DHCPv6 Prefix Delegation in Long Term Evolution (LTE) Networks
Author(s): Behcet Sarikaya, Frank Xia, Ted Lemon
As interest on IPv6 deployment is increasing in cellular networks several migration issues are being raised and IPv6 prefix management is the one addressed in this document. Based on the idea that DHCPv6 servers can manage prefixes, we...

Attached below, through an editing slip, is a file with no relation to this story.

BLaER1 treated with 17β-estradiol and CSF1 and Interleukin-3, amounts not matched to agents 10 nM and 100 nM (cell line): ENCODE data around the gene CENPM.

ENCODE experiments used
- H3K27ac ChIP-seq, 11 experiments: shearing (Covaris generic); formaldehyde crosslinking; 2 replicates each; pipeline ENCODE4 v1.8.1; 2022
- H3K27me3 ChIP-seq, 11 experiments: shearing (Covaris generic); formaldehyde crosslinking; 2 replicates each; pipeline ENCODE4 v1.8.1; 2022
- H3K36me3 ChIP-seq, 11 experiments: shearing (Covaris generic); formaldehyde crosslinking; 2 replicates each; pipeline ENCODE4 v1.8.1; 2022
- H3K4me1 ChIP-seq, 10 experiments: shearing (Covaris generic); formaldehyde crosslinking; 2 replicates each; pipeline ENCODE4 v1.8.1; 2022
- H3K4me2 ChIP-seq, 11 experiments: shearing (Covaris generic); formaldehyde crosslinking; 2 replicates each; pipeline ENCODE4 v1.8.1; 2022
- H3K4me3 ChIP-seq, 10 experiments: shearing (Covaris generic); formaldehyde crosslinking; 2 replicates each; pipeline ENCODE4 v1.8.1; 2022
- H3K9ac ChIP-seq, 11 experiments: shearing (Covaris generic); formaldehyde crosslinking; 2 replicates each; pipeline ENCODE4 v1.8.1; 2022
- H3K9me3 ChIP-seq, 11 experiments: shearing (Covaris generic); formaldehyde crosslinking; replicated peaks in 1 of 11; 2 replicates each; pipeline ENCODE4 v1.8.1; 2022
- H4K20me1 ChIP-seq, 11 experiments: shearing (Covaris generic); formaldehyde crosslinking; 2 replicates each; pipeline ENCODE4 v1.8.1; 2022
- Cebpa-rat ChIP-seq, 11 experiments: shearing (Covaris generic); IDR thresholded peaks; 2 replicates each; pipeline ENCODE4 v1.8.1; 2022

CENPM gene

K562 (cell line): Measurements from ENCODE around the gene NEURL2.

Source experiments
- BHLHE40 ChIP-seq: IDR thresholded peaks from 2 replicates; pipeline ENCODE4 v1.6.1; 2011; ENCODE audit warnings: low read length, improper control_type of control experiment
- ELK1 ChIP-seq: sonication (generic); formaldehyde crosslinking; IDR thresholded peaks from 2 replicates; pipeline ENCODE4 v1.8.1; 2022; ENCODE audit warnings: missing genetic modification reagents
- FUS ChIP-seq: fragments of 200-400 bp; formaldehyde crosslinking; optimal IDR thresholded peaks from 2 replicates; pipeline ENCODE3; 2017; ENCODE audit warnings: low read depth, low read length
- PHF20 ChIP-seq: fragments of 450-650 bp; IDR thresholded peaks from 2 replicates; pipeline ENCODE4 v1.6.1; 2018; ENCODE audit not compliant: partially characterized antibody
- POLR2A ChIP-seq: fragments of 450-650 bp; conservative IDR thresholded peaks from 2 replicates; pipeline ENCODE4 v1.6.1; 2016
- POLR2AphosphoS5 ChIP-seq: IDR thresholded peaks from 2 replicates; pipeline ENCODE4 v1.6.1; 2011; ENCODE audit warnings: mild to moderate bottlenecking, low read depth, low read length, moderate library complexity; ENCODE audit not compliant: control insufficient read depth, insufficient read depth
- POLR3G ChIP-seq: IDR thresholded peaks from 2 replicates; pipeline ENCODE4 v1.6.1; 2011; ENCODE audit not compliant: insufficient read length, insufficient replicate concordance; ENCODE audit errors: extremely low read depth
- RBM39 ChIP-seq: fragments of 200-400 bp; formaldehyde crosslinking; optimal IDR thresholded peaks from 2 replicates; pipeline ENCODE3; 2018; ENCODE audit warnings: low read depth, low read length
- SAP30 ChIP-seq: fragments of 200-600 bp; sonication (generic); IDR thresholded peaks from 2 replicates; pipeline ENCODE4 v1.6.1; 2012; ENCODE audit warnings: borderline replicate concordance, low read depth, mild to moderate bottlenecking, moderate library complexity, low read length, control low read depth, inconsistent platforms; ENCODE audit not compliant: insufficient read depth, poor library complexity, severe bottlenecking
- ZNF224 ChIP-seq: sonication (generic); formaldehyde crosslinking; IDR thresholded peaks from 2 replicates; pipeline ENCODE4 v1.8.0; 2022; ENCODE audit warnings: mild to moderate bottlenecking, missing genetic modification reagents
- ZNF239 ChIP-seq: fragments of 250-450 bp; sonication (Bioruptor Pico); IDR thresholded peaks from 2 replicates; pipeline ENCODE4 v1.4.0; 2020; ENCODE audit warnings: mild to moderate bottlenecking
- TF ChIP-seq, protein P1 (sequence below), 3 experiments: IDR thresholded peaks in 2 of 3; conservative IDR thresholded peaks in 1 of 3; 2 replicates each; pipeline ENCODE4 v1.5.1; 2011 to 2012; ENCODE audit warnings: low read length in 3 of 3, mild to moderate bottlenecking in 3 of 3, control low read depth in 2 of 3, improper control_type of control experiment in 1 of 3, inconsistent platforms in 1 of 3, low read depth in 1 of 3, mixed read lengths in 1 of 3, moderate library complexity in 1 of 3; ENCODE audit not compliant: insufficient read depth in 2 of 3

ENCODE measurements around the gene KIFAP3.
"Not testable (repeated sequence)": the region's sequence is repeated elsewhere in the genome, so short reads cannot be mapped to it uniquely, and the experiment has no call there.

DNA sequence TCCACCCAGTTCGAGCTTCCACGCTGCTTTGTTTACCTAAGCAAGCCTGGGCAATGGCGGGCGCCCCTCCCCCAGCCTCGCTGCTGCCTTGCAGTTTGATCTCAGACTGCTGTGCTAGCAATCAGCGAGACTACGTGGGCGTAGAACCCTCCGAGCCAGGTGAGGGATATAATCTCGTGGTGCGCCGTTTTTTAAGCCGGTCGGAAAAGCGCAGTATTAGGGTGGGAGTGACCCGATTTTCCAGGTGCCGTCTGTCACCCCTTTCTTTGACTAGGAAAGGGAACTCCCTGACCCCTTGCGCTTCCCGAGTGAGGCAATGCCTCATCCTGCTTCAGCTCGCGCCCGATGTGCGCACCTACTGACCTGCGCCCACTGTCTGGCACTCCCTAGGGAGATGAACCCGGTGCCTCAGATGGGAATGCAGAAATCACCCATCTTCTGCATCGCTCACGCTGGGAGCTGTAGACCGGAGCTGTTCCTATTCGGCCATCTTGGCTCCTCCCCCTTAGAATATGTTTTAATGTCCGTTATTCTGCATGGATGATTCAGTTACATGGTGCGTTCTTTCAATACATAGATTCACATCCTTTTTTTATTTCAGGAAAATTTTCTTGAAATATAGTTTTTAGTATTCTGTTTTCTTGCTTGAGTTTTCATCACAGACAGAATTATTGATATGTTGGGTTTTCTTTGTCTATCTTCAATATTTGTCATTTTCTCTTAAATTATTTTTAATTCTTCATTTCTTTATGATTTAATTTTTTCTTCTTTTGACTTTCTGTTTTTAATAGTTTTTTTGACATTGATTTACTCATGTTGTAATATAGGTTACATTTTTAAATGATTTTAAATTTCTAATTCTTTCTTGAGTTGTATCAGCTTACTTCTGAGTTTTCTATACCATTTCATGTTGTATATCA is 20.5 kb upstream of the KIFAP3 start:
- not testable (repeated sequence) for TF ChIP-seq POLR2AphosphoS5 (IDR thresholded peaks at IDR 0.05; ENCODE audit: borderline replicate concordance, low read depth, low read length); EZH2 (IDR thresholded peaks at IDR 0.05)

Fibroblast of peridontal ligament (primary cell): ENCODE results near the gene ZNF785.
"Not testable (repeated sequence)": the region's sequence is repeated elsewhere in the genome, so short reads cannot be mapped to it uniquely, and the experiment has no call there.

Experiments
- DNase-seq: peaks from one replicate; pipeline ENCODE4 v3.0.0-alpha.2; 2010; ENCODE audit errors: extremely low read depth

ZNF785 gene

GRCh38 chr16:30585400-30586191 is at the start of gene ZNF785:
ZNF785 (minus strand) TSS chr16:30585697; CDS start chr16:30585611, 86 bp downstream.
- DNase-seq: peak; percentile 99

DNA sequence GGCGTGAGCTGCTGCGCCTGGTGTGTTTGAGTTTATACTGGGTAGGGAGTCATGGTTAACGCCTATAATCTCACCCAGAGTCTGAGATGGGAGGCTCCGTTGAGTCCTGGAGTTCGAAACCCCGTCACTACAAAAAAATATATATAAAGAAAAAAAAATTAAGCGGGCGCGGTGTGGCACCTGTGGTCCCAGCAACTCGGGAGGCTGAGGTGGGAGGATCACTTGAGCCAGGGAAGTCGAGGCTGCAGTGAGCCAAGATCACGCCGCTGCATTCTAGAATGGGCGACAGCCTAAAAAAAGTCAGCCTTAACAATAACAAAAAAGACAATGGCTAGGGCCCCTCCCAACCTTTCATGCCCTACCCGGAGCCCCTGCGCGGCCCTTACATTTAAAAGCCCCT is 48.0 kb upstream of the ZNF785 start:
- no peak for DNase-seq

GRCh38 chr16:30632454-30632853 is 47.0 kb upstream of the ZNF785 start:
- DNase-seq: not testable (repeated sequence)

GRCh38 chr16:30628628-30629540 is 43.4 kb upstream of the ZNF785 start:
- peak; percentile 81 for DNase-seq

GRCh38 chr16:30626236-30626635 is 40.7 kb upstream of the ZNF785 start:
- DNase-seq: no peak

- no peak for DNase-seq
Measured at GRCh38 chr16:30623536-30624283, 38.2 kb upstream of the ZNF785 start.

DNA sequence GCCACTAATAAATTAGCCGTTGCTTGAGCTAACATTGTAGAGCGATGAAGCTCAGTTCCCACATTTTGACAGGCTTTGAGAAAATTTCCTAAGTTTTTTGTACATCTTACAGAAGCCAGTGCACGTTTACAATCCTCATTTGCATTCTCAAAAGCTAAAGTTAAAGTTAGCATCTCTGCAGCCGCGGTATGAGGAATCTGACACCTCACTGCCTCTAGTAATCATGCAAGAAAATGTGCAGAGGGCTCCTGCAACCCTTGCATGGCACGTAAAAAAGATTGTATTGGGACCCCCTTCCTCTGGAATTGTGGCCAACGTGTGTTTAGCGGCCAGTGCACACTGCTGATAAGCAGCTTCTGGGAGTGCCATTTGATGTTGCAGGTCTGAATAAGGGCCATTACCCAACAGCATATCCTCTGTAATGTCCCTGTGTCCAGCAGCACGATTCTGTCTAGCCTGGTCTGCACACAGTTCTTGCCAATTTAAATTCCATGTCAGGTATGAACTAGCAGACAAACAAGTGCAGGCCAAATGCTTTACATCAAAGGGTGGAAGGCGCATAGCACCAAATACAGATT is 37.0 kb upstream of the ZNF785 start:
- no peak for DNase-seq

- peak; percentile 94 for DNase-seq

Network Working Group B. Sarikaya Internet-Draft F. Xia Intended status: Informational Huawei USA Expires: August 13, 2012 T. Lemon Nominum February 10, 2012 DHCPv6 Prefix Delegation in Long Term Evolution (LTE) Networks draft-sarikaya-v6ops-prefix-delegation-11.txt Abstract As interest on IPv6 deployment is increasing in cellular networks several migration issues are being raised and IPv6 prefix management is the one addressed in this document. Based on the idea that DHCPv6 servers can manage prefixes, we address prefix management issues such as the access router offloading delegation and release tasks of the prefixes to a DHCPv6 server using DHCPv6 Prefix Delegation. The access router first requests a prefix for an incoming mobile node from the DHCPv6 server. The access router may next do stateless or stateful address allocation to the mobile node, e.g. with a Router Advertisement or using DHCP. We also describe prefix management using Authentication Authorization and Accounting servers. Status of this Memo This Internet-Draft is submitted in full conformance with the provisions of BCP 78 and BCP 79. Internet-Drafts are working documents of the Internet Engineering Task Force (IETF). Note that other groups may also distribute working documents as Internet-Drafts. The list of current Internet- Drafts is at http://datatracker.ietf.org/drafts/current/. Internet-Drafts are draft documents valid for a maximum of six months and may be updated, replaced, or obsoleted by other documents at any time. It is inappropriate to use Internet-Drafts as reference material or to cite them other than as "work in progress." This Internet-Draft will expire on August 13, 2012. Copyright Notice Copyright (c) 2012 IETF Trust and the persons identified as the document authors. All rights reserved. This document is subject to BCP 78 and the IETF Trust's Legal Sarikaya, et al. Expires August 13, 2012 [Page 1] Internet-Draft Prefix Delegation February 2012 Provisions Relating to IETF Documents (http://trustee.ietf.org/license-info) in effect on the date of publication of this document. Please review these documents carefully, as they describe your rights and restrictions with respect to this document. Code Components extracted from this document must include Simplified BSD License text as described in Section 4.e of the Trust Legal Provisions and are provided without warranty as described in the Simplified BSD License. Table of Contents 1. Introduction . . . . . . . . . . . . . . . . . . . . . . . . . 3 2. Terminology and Acronyms . . . . . . . . . . . . . . . . . . . 4 3. Prefix Delegation Using DHCPv6 . . . . . . . . . . . . . . . . 5 3.1. Prefix Request Procedure for Stateless Address Configuration . . . . . . . . . . . . . . . . . . . . . . 5 3.2. Prefix Request Procedure for Stateful Address Configuration . . . . . . . . . . . . . . . . . . . . . . 7 3.3. MN as Requesting Router in Prefix Delegation . . . . . . . 8 3.4. Prefix Release Procedure . . . . . . . . . . . . . . . . . 8 3.5. Miscellaneous Considerations . . . . . . . . . . . . . . . 9 3.5.1. How to Generate IAID . . . . . . . . . . . . . . . . . 9 3.5.2. Policy to Delegate Prefixes . . . . . . . . . . . . . 10 4. Prefix Delegation Using RADIUS and Diameter . . . . . . . . . 10 5. Security Considerations . . . . . . . . . . . . . . . . . . . 11 6. IANA Considerations . . . . . . . . . . . . . . . . . . . . . 11 7. Acknowledgements . . . . . . . . . . . . . . . . . . . . . . . 11 8. Informative References . . . . . . . . . . . . . . . . . . . . 12 Authors' Addresses . . . . . . . . . . . . . . . . . . . . . . . . 13 Sarikaya, et al. Expires August 13, 2012 [Page 2] Internet-Draft Prefix Delegation February 2012 1. Introduction Figure 1 illustrates the key elements of a typical cellular access network. In a Long Term Evolution (LTE) network, access router is the packet data network (PDN) gateway [ThreeGPP23401]. +-------------+ | +------+ | | |DHCP | | +-----+ +-----+ +------+ +------+ | |Server| | +------+ | MN |---| BS |---+Access+--+Access+-+ +------+ +-+Border| +-----+ +-----+ | GW | |Router| |IP Network(s)| |Router+-Internet +--+---+ +--+---+ | | +------+ | | +-------------+ +-----+ +-----+ | | +------+ | MN |---| BS |------+ | |AAA | +-----+ +-----+ +--- |Server| +------+ Figure 1: Key elements of a typical cellular network Mobile node (MN) attaches to a base station (BS) through LTE air interface. A BS manages connectivity of UEs and extends connections to an Access Gateway (GW), e.g. the serving gateway (S-GW) in an LTE network. The access gateway and the Access Router (AR) are connected with an IP network. The access router is the first hop router of MNs and it is in charge of address/prefix management. Access router is connected to an IP network which is owned by the operator which is connected to the public Internet via a Border Router. The network contains servers for subscriber management including Quality of Service, billing and accounting as well as Dynamic Host Configuration Protocol (DHCP) server [RFC6342]. As to IPv6 addressing, because mobile network links are point-to- point (p2p) Per-MN interface prefix model is used [RFC3314], [RFC3316]. In Per-MN interface prefix model, prefix management is an issue. When an MN attaches an AR, the AR requests one or more prefixes for the MN. When the MN detaches the AR, the prefixes should be released. When the MN becomes idle, the AR should hold the prefixes allocated. This document describes how to use DHCPv6 Prefix Delegation (PD) in mobile networks such as networks based on standards developed by the 3rd Generation Partnership Project (3GPP) and it could easily be adopted to Worldwide Interoperability for Microwave Access (WiMAX) Sarikaya, et al. Expires August 13, 2012 [Page 3] Internet-Draft Prefix Delegation February 2012 Forum as well. In view of migration to IPv6, the number of mobile nodes connected to the network at a given time may become very high. Traditional techniques such as prefix pools are not scalable. In such cases DHCPv6 PD becomes the viable approach to take. The techniques described in this document have not been approved either by the IETF or by 3GPP, except what is described below in Section 3.3. This document is not a standard or best current practice. This document is published only as a possibility for consideration by operators. This document is useful when address space needs to be managed by DHCPv6-PD. There are obviously other means of managing address space, including having the AR track internally what address space is used by what mobile. 2. Terminology and Acronyms 3GPP 3rd Generation Partnership Project AAA Authentication Authorization and Accounting AR Access Router BS Base Station DHCP Dynamic Host Control Protocol E-UTRAN Evolved Universal Terrestrial Radio Access Network GPRS General Packet Radio Service LTE Long Term Evolution MN Mobile node PDN Packet data network PD Prefix Delegation p2p Point-to-point Serving Gateway S-GW WiMAX Worldwide Interoperability for Microwave Access Sarikaya, et al. Expires August 13, 2012 [Page 4] Internet-Draft Prefix Delegation February 2012 3. Prefix Delegation Using DHCPv6 Access router refers to the cellular network entity that has DHCP Client. According to [ThreeGPP23401] DHCP Client is located in PDN Gateway. So AR is the PDN Gateway in LTE architecture. 3.1. Prefix Request Procedure for Stateless Address Configuration There are two function modules in the AR, DHCP Client and DHCP Relay. DHCP messages should be relayed if the AR and a DHCP server are not connected directly, otherwise DHCP relay function in the AR is not necessary. Figure 2 illustrates the scenario that the AR and the DHCP Server aren't connected directly: +-------+ +----------------------+ +-----------+ | MN | | AR | |DHCP Server| +-------+ |DHCP | Relay | +-----------+ | |Client | Agent | | | +----------------------+ | |1 Initial NW Entry | | |or attach procedure| | |<----------------->| | | |2 Solicit | | |---------> Relay-forward | | | --------------->| | | 3 Relay-reply | | |Advertise <---------------| | |<-------- | | |4 Request | | |---------> Relay-forward | | | --------------->| | | 5 Relay-reply | | |Repl <---------------| | |<-------- | |6 Attach | | | Completed | | |<----------------->| | |7 Router | | | Solicitation | | |------------------>| | | 8 Router | | | Advertisement | | |<------------------| | Figure 2: Prefix request Sarikaya, et al. Expires August 13, 2012 [Page 5] Internet-Draft Prefix Delegation February 2012 1. An MN (UE=User Equipment in 3GPP) performs initial network entry and authentication procedures, a.k.a. attach procedure. 2. On successful completion of Step 1, the AR initiates DHCP Solicit procedure to request prefixes for the MN. The DHCP Client in AR creates and transmits a Solicit message as described in sections 17.1.1, "Creation of Solicit Messages" and 17.1.2, "Transmission of Solicit Messages" of [RFC3315]. The DHCP Client in AR that supports DHCPv6 Prefix Delegation [RFC3633] creates an Identity Association for Prefix Delegation (IA_PD) and assigns it an Identity Association IDentifier (IAID). The client must include the IA_PD option in the Solicit message. DHCP Client as Requesting Router must set prefix-length field to a value less than, e.g. 48 or equal to 64 to request a /64 prefix. Next, the Relay Agent in AR sends Relay-Forward message to the DHCP Server encapsulating Solicit message. 3. The DHCP server sends an Advertise message to the AR in the same way as described in section 17.2.2, "Creation and transmission of Advertise messages" of [RFC3315]. Advertise message with IA_PD shows that the DHCP server is capable of delegating prefixes. This message is received encapsulated in Relay-Reply message by the Relay Agent in AR and sent as Advertise message to the DHCP Client in AR. 4. The AR (DHCP Client and Relay Agent) uses the same message exchanges as described in section 18, "DHCP Client-Initiated Configuration Exchange" of [RFC3315] and [RFC3633] to obtain or update prefixes from the DHCP server. The AR (DHCP Client and Relay Agent) and the DHCP server use the IA_PD Prefix option to exchange information about prefixes in much the same way as IA Address options are used for assigned addresses. This is accomplished by the AR sending a DHCP Request message and the DHCP server sending a DHCP Reply message. 5. AR stores the prefix information it received in the Reply message. 6. A connection between MN and AR is established and the link becomes active. This step completes the PDP Context Activation Procedure in UMTS and PDN connection establishment in LTE networks. 7. The MN may send a Router Solicitation message to solicit the AR to send a Router Advertisement message. 8. The AR advertises the prefixes received in IA_PD option to MN with router advertisement (RA) once the PDP Context/PDN connection is established or in response to Router Solicitation message sent from the MN. 4-way exchange between AR as requesting router (RR) and DHCP server as delegating router (DR) in Figure 2 may be reduced into a two message exchange using the Rapid Commit option [RFC3315]. DHCP Client in AR acting as RR includes a Rapid Commit option in the Sarikaya, et al. Expires August 13, 2012 [Page 6] Internet-Draft Prefix Delegation February 2012 Solicit message. DR then sends a Reply message containing one or more prefixes. 3.2. Prefix Request Procedure for Stateful Address Configuration Stateful address configuration requires a different architecture than shown in Figure 2. There are two function modules in the AR, DHCP Server and DHCP Client. After the initial attach is completed, a connection to the AR is established for the MN. DHCP Client function at the AR as requesting router and DHCP server as delegating router follow Steps 2 through 5 of the procedure shown in Figure 2 to get the new prefix for this interface of MN from IA_PD Option exchange defined in [RFC3633]. DHCPv6 client at the MN sends DHCP Request to AR. DHCP Server function at the AR must use the IA_PD option received in DHCP PD exchange to assign an address to MN. IA_PD option must contain the prefix. AR sends DHCP Reply message to MN containing IA address option (IAADDR). Figure 3 shows the message sequence. MN configures its interface with the address assigned by DHCP server in DHCP Reply message. In Figure 3 AR may be the home gateway of a fixed network to which MN gets connected during MN's handover. Sarikaya, et al. Expires August 13, 2012 [Page 7] Internet-Draft Prefix Delegation February 2012 +----------+ +--------------+ +-----------+ | MN | | AR | |DHCP Server| | |DHCP | | DHCP |DHCP | +-----------+ | |Client| |Server|Client | +----------+ +--------------+ | Initial NW Entry | | |or attach procedure | | |<-----------------> | | | | DHCP PD exchange | | | similar to Steps 2-5 | | Solicit | of Figure 2 (IA_PD) | |---------------------->| | | Advertise | | |<----------------------| | | Request | | |---------------------->| | | | | | | | | | use prefix in IA_PD | | Reply | to assign IAADDR | |<--------------------- | | Figure 3: Stateful Address Configuration Following PD 3.3. MN as Requesting Router in Prefix Delegation AR may use DHCPv6 prefix delegation exchange to get a delegated prefix shorter than /64 by setting prefix-length field to a value less than 64, e.g. 56 to get a /56 prefix. Each newly attaching MN first goes through the steps in Figure 2 in which AR requests a shorter prefix to establish a default connection with the MN. MN may next request additional prefixes (/64 or shorter) from the AR using DHCPv6 prefix delegation where MN is the requesting router and AR is the delegating router [RFC6459], Section 22.214.171.124.6 in [ThreeGPP23401]. In this case the call flow is similar to Figure 3. Solicit message must include the IA_PD option with prefix-length field set to 64. MN may request more than one /64 prefixes. AR as delegating router must delegate these prefixes excluding the prefix assigned to the default connection. 3.4. Prefix Release Procedure Prefixes can be released in two ways, prefix aging or DHCP release procedure. In the former way, a prefix should not be used by an MN when the prefix ages, and the DHCP Server can delegate it to another MN. A prefix lifetime is delivered from the DHCPv6 server to the MN Sarikaya, et al. Expires August 13, 2012 [Page 8] Internet-Draft Prefix Delegation February 2012 through DHCP IA_PD Prefix option [RFC3633] and RA Prefix Information option [RFC4861]. Figure 4 illustrates how the AR releases prefixes to a DHCP Server which isn't connected directly: 1. An MN detachment signaling, such as switch-off or handover, triggers prefix release procedure. 2. The AR initiates a Release message to give back the prefixes to the DHCP server. 3. The server responds with a Reply message, and then the prefixes can be reused by other MNs. +-------+ +-------+ +-----------+ | MN | | AR | |DHCP Server| +-------+ +-------+ +-----------+ | | | | 1 De-registration | | | Handover, or others | | |<--------------------->| | | |2 Relay-forward/Release| | |---------------------->| | | | | |3 Relay-reply/Reply | | |<--------------------- | | | | | | | Figure 4: Prefix Release 3.5. Miscellaneous Considerations 3.5.1. How to Generate IAID IAID is 4 bytes in length and should be unique in an AR scope. Prefix table should be maintained. Prefix table contains IAID, MAC address and the prefix(es) assigned to MN. In LTE networks, International Mobile station Equipment Identity (IMEI) uniquely identifies MN's interface and thus corresponds to the MAC address. MAC address of the interface should be stored in the prefix table and this field is used as the key for searching the table. IAID should be set to Start_IAID, an integer of 4 octets. The following IAID generation algorithm is used: 1. Set this IAID value in IA_PD Prefix Option. Request prefix for this MN as in Section 3.1 or Section 3.2. 2. Store IAID, MAC address and the prefix(es) received in the next entry of the prefix table. Sarikaya, et al. Expires August 13, 2012 [Page 9] Internet-Draft Prefix Delegation February 2012 3. Increment IAID. Prefix table entry for an MN that hands over to another AR must be removed. IAID value is released to be reused. 3.5.2. Policy to Delegate Prefixes In point-to-point links, if /64 prefixes of all the MNs connected to one or more ARs are broadcast dynamically upstream as the route information this causes high routing protocol traffic (IGP, OSPF, etc.) due to Per-MN interface prefixes. There are two solutions this problem. One is to use static configuration, which would be preferable in many cases. No routing protocols are needed, because each AR has a known piece of address space. If the DHCP servers know this space, too, then they will assign from that space to a particular AR. The other method is to use route aggregation. For example, each AR can be assigned a /48 or /32 prefix (aggregate prefix, aka service provider common prefix) while each interface of MN can be assigned a /64 prefix. The /64 prefix is an extension of /48 one, for example, an AR's /48 prefix is 2001:DB8:0::/48, an interface of MN is assigned 2001:DB8:0:2::/64 prefix. The border router (BR) in Figure 1 may be manually configured to broadcast only individual AR's /48 or /32 prefix information to Internet. 4. Prefix Delegation Using RADIUS and Diameter In the initial network entry procedure Figure 2, AR as Remote Authentication Dial In User Service (RADIUS) client sends Access- Request message with MN information to RADIUS server. If the MN passes the authentication, the RADIUS server may send Access-Accept message with prefix information to the AR using Framed-IPv6-Prefix attribute. AAA server also provides routing information to be configured for MN on the AR using Framed-IPv6-Route attribute. Using such a process AR can handle initial prefix assignments to MNs but managing lifetime of the prefixes is totally left to the AR. Framed- IPv6-Prefix is not designed to support delegation of IPv6 prefixes. For this Delegated-IPv6-Prefix attribute can be used which is discussed next. [RFC4818] defines a RADIUS attribute Delegated-IPv6-Prefix that carries an IPv6 prefix to be delegated. This attribute is usable within either RADIUS or Diameter. [RFC4818] recommends the delegating router to use AAA server to receive the prefixes to be delegated using Delegated-IPv6-Prefix attribute/AVP. Sarikaya, et al. Expires August 13, 2012 [Page 10] Internet-Draft Prefix Delegation February 2012 DHCP server as the delegating router in Figure 2 may send an Access- Request packet containing Delegated-IPv6-Prefix attribute to the RADIUS server to request prefixes. In the Access-Request message, the delegating router may provide a hint that it would prefer a prefix, for example, a /48 prefix. As the RADIUS server is not required to honor the hint, the server may delegate longer prefix, e.g. /56 or /64 in an Access-Accept message containing Delegated- IPv6-Prefix attribute [RFC4818]. The attribute can appear multiple times when RADIUS server delegates multiple prefixes to the delegating router. The delegating router sends the prefixes to the requesting router using IA_PD Option and AR as RR uses them for MN's as described in Section 3. When Diameter is used, DHCP server as the delegating router in Figure 2 sends AA-Request message. AA-Request message may contain Delegated-IPv6-Prefix AVP. Diameter server replies with AA-Answer message. AA-Answer message may contain Delegated-IPv6-Prefix AVP. The AVP can appear multiple times when Diameter server assigns multiple prefixes to MN. The Delegated-IPv6-Prefix AVP may appear in an AA-Request packet as a hint by the AR to the Diameter server that it would prefer a prefix, for example, a /48 prefix. Diameter server may delegate in an AA-Answer message with a /64 prefix which is an extension of the /48 prefix. As in the case of RADIUS, the delegating router sends the prefixes to the requesting router using IA_PD Option and AR as RR uses them for MN's as described in Section 3. 5. Security Considerations This draft introduces no additional messages. Comparing to [RFC3633], [RFC2865] and [RFC3588] there is no additional threats to be introduced. DHCPv6, RADIUS and Diameter security procedures apply. 6. IANA Considerations None. 7. Acknowledgements We are grateful to Suresh Krishnan, Hemant Singh, Qiang Zhao, Ole Troan, Qin Wu, Jouni Korhonen, Cameron Byrne, Brian Carpenter, Jari Arkko and Jason Lin who provided in depth reviews of this document that have led to several improvements. Sarikaya, et al. Expires August 13, 2012 [Page 11] Internet-Draft Prefix Delegation February 2012 8. Informative References [RFC 2119] Bradner, S., "Key words for use in RFCs to Indicate Requirement Levels", BCP 14, RFC 2119, March 1997. [RFC2865] Rigney, C., Willens, S., Rubens, A., and W. Simpson, "Remote Authentication Dial In User Service (RADIUS)", RFC2865, June 2000. [RFC3314] Wasserman, M., "Recommendations for IPv6 in Third Generation Partnership Project (3GPP) Standards", RFC3314, September 2002. [RFC3315] Droms, R., Bound, J., Volz, B., Lemon, T., Perkins, C., and M. Carney, "Dynamic Host Configuration Protocol for IPv6 (DHCPv6)", RFC3315, July 2003. [RFC3316] Arkko, J., Kuijpers, G., Soliman, H., Loughney, J., and J. Wiljakka, "Internet Protocol Version 6 (IPv6) for Some Second and Third Generation Cellular Hosts", RFC3316, April 2003. [RFC3588] Calhoun, P., Loughney, J., Guttman, E., Zorn, G., and J. Arkko, "Diameter Base Protocol", RFC3588, September 2003. [RFC3633] Troan, O. and R. Droms, "IPv6 Prefix Options for Dynamic Host Configuration Protocol (DHCP) version 6", RFC3633, December 2003. [RFC4818] Salowey, J. and R. Droms, "RADIUS Delegated-IPv6-Prefix Attribute", RFC4818, April 2007. [RFC4861] Narten, T., Nordmark, E., Simpson, W., and H. Soliman, "Neighbor Discovery for IP version 6 (IPv6)", RFC4861, September 2007. [RFC6342] Koodli, R., "Mobile Networks Considerations for IPv6 Deployment", RFC6342, August 2011. [RFC6459] Korhonen, J., Soininen, J., Patil, B., Savolainen, T., Bajko, G., and K. Iisakkila, "IPv6 in 3rd Generation Partnership Project (3GPP) Evolved Packet System (EPS)", RFC6459, January 2012. [ThreeGPP23401] "3GPP TS 23.401 V11.0.0, General Packet Radio Service (GPRS) enhancements for Evolved Universal Terrestrial Radio Access Network (E-UTRAN) access (Release 11).", Sarikaya, et al. Expires August 13, 2012 [Page 12] Internet-Draft Prefix Delegation February 2012 2011. Authors' Addresses Behcet Sarikaya Huawei USA 5340 Legacy Dr. Plano, TX 75074 Email: email@example.com Frank Xia Huawei USA 1700 Alma Dr. Suite 500 Plano, TX 75075 Phone: +1 972-509-5599 Email: firstname.lastname@example.org Ted Lemon Nominum 2000 Seaport Blvd Redwood City, CA 94063 Phone: Email: email@example.com Sarikaya, et al. Expires August 13, 2012 [Page 13]